Have a look at this video from many years ago where former Apple CEO Steve Jobs describes what the computer is and what it is capable of. The resources our students have at their finger tips can be used to do amazing things, including developing creative insight to help solve a number of problems and create new opportunities.
A huge thank you to Mr Galer for this article. I am sure you will find it as interesting as I did.
The Science of Creative Insight
Mr Mal Galer
Head of Creative Arts
Insight. Often seen as the realm of creative people or those chosen few who make breakthroughs in their fields of endeavour such as Albert Einstein or Steve Jobs. Scientific studies into the brain are discovering that we all have the capacity for creative insight and interestingly, they are starting to uncover how.
In all classes at school, students are encouraged to come up with ideas for assignments, perhaps a science experiment, a persuasive oral or a unique artwork. The most common roadblock that students have is that of uncovering an original idea. There are a number of roads that they can take after this immediate roadblock – one way is to give up and find something unoriginal, another option is for them to persevere and hope that they can be inspired by something.
In the first instance, students are facing what is called aporia, ‘the expression of a simulated or real doubt, as about where to begin or what to do or say.’ This can often be a roadblock to true creativity and if not nurtured can cause real problems in the life of the student. They become stunned in the brain by new information and don’t do anything for fear that they may get it wrong.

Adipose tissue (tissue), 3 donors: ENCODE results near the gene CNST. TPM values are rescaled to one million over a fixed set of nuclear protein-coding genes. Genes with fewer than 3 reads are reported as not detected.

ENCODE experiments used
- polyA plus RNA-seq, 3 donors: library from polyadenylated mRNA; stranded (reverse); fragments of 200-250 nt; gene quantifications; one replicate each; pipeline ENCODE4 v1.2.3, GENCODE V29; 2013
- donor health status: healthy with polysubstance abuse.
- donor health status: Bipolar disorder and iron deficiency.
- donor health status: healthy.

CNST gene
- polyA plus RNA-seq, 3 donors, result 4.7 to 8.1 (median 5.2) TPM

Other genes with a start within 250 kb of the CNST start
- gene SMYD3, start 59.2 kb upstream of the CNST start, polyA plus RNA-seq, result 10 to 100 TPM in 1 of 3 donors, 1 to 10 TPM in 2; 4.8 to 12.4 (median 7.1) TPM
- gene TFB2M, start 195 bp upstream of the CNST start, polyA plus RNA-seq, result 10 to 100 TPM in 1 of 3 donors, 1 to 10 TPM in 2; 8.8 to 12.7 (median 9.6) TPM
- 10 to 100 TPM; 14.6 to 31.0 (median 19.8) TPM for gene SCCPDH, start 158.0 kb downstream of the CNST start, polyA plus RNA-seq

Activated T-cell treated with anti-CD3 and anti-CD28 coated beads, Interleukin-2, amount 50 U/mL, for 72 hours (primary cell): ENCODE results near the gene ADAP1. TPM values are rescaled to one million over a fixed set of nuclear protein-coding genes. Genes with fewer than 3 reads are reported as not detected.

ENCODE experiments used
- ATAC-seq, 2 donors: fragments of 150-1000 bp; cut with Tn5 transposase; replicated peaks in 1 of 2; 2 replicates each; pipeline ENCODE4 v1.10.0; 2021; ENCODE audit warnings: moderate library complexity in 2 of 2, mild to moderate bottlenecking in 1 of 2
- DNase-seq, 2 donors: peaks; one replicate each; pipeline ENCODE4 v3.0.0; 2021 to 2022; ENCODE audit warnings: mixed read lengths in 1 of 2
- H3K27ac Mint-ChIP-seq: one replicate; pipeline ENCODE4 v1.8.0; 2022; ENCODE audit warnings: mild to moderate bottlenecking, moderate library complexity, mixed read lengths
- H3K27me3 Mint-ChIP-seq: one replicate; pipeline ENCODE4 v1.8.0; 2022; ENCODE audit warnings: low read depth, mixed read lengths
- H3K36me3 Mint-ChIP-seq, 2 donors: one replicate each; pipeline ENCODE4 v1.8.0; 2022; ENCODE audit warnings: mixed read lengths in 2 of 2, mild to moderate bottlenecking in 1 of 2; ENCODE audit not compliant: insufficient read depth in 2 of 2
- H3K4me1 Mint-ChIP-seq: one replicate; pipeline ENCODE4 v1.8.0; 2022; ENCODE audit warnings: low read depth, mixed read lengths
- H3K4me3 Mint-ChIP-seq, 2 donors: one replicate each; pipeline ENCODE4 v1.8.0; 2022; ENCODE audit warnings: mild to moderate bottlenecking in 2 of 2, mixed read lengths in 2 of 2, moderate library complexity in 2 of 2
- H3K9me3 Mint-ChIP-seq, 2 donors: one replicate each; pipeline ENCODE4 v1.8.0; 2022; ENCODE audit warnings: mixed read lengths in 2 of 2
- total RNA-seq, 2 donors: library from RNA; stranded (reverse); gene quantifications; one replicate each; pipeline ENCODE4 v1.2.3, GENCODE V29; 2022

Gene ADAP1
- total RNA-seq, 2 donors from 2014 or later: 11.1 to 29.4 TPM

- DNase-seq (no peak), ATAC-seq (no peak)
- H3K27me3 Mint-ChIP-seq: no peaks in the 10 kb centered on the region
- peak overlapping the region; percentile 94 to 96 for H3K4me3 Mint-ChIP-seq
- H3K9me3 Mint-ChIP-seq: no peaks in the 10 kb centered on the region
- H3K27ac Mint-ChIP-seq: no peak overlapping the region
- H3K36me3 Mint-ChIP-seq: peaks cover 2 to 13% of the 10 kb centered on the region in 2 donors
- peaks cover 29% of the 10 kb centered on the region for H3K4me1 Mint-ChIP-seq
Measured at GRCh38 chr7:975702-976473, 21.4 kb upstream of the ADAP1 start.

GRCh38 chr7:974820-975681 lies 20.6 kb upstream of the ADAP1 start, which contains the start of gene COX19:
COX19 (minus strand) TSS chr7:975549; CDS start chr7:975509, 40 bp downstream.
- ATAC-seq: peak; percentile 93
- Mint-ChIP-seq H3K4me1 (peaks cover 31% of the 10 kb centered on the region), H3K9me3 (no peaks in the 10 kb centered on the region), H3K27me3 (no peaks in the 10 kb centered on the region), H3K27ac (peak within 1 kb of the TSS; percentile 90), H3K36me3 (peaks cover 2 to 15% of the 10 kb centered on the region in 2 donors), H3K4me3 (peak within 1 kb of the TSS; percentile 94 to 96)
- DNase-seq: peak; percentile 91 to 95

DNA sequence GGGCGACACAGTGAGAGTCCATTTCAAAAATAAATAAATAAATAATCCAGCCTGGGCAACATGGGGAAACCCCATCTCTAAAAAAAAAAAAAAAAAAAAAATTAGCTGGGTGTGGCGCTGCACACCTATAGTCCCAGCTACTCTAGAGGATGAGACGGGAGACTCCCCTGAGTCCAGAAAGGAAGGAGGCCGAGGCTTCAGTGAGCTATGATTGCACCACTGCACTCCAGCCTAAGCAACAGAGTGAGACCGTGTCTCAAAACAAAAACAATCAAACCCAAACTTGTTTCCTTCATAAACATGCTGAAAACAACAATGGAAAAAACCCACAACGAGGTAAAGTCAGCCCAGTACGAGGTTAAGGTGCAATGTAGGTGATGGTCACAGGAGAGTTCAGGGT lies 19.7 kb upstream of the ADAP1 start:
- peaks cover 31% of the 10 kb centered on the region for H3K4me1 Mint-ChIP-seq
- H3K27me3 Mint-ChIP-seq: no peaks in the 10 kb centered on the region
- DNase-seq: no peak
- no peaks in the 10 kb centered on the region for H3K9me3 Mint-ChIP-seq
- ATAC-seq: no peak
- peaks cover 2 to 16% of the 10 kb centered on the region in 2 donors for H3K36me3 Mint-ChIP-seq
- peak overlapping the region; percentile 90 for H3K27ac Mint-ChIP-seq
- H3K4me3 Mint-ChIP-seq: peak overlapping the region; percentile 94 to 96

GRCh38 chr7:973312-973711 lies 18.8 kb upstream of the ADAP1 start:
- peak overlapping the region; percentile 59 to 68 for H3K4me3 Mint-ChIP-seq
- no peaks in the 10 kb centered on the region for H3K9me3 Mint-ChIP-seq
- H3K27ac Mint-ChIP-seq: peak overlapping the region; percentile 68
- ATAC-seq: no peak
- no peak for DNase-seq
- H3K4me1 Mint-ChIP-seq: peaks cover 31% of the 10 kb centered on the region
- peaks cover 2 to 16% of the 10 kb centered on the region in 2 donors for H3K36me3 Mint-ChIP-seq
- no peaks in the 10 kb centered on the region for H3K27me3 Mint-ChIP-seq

A cure for this type of behaviour, is simply to begin moving forward. Martin Luther King Jr., the great civil rights activist is often quoted as saying ‘If you can’t fly then run, if you can’t run then walk, if you can’t walk then crawl, but whatever you do you have to keep moving forward.’
The brain science seems to support him. Scientists have monitored brainwaves on the left and right hemispheres and discovered the moment of insight in a person showing a spike in brainwaves in the right hemisphere just above the ear. You can see how here. The controlled experiment demonstrated that this insight occurred when they were actively engaging their brain and that it made the connections in that moment of insight. It is clear to see then, that if students actively try and brainstorm (write ideas, draw pictures, take photographs, etc) they open the way for creative inspiration.
The other thing the scientists discovered was that the section of the brain that spiked during a moment of insight, has connections that link to every other part of the brain in contrast to the left brain which had only localised connections to areas nearby. Put simply, the right brain brought together seemingly unrelated ideas from every part of the brain whilst the left brain functioned with logical precision.
Creativity is certainly not limited to the arts as it is required in all endeavours of life to solve problems in the realm of physics, chemistry, literature, business, accounting and mathematics. What is unique about the creative subjects like Art, Drama, Music, Dance and Film and Television is that students are challenged frequently to have moments of insight and explore the works of others that require the brain to be activated in less conventional ways. Music, for instance, requires students to think in terms of rhythm and pitch, art needs students to think in terms of unity and balance – skills that can be applied to other aspects of life. Integrating an arts subject in combination with other fields of endeavour will enrich a student’s ability to think more divergently.